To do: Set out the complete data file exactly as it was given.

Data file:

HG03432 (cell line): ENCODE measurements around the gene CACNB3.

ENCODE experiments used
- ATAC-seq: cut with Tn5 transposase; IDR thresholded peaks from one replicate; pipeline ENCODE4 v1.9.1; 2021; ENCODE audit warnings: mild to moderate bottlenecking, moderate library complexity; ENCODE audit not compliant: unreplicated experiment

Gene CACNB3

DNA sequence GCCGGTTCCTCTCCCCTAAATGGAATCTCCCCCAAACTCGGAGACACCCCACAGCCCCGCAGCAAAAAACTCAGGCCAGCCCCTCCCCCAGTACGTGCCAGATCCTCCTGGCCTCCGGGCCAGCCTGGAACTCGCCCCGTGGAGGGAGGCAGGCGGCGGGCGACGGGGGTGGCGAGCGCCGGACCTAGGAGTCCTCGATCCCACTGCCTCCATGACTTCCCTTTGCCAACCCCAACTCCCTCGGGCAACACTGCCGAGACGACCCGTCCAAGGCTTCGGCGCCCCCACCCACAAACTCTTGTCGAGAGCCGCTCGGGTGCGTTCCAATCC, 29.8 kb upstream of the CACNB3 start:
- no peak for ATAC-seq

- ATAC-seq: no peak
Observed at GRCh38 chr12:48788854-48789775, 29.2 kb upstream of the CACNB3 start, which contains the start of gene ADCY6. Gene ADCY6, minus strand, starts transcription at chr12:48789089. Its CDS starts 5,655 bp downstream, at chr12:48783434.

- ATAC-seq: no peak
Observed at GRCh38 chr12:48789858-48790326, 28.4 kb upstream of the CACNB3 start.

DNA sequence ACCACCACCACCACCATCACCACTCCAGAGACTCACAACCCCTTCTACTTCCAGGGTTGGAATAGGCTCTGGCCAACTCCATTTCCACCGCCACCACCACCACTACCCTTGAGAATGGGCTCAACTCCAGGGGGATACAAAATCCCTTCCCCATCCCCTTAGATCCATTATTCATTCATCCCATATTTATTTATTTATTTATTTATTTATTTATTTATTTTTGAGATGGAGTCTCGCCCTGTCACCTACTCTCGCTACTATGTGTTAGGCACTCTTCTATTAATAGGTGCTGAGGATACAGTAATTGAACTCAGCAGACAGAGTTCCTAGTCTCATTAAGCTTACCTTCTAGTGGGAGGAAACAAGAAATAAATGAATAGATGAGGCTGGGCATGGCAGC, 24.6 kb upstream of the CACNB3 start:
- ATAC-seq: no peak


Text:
HG03432 (cell line): ENCODE measurements around the gene CACNB3.

ENCODE experiments used
- ATAC-seq: cut with Tn5 transposase; IDR thresholded peaks from one replicate; pipeline ENCODE4 v1.9.1; 2021; ENCODE audit warnings: mild to moderate bottlenecking, moderate library complexity; ENCODE audit not compliant: unreplicated experiment

Gene CACNB3

DNA sequence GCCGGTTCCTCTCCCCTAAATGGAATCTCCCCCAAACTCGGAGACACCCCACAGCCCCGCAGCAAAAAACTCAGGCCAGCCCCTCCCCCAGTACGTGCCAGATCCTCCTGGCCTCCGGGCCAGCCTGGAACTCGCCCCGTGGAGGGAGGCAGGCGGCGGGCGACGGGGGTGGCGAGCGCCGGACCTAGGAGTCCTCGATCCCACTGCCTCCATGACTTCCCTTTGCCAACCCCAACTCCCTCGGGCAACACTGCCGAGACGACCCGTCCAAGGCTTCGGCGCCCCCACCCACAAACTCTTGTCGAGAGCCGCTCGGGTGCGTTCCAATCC, 29.8 kb upstream of the CACNB3 start:
- no peak for ATAC-seq

- ATAC-seq: no peak
Observed at GRCh38 chr12:48788854-48789775, 29.2 kb upstream of the CACNB3 start, which contains the start of gene ADCY6. Gene ADCY6, minus strand, starts transcription at chr12:48789089. Its CDS starts 5,655 bp downstream, at chr12:48783434.

- ATAC-seq: no peak
Observed at GRCh38 chr12:48789858-48790326, 28.4 kb upstream of the CACNB3 start.

DNA sequence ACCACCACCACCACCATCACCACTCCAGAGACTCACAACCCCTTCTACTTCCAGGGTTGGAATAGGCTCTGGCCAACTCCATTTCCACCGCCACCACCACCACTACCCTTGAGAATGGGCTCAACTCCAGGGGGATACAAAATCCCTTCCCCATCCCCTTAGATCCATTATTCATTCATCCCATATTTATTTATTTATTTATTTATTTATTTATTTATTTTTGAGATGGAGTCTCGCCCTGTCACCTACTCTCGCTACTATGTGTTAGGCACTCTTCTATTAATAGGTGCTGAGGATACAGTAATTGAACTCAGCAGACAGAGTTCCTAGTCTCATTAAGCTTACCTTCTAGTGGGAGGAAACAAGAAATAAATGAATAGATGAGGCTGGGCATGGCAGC, 24.6 kb upstream of the CACNB3 start:
- ATAC-seq: no peak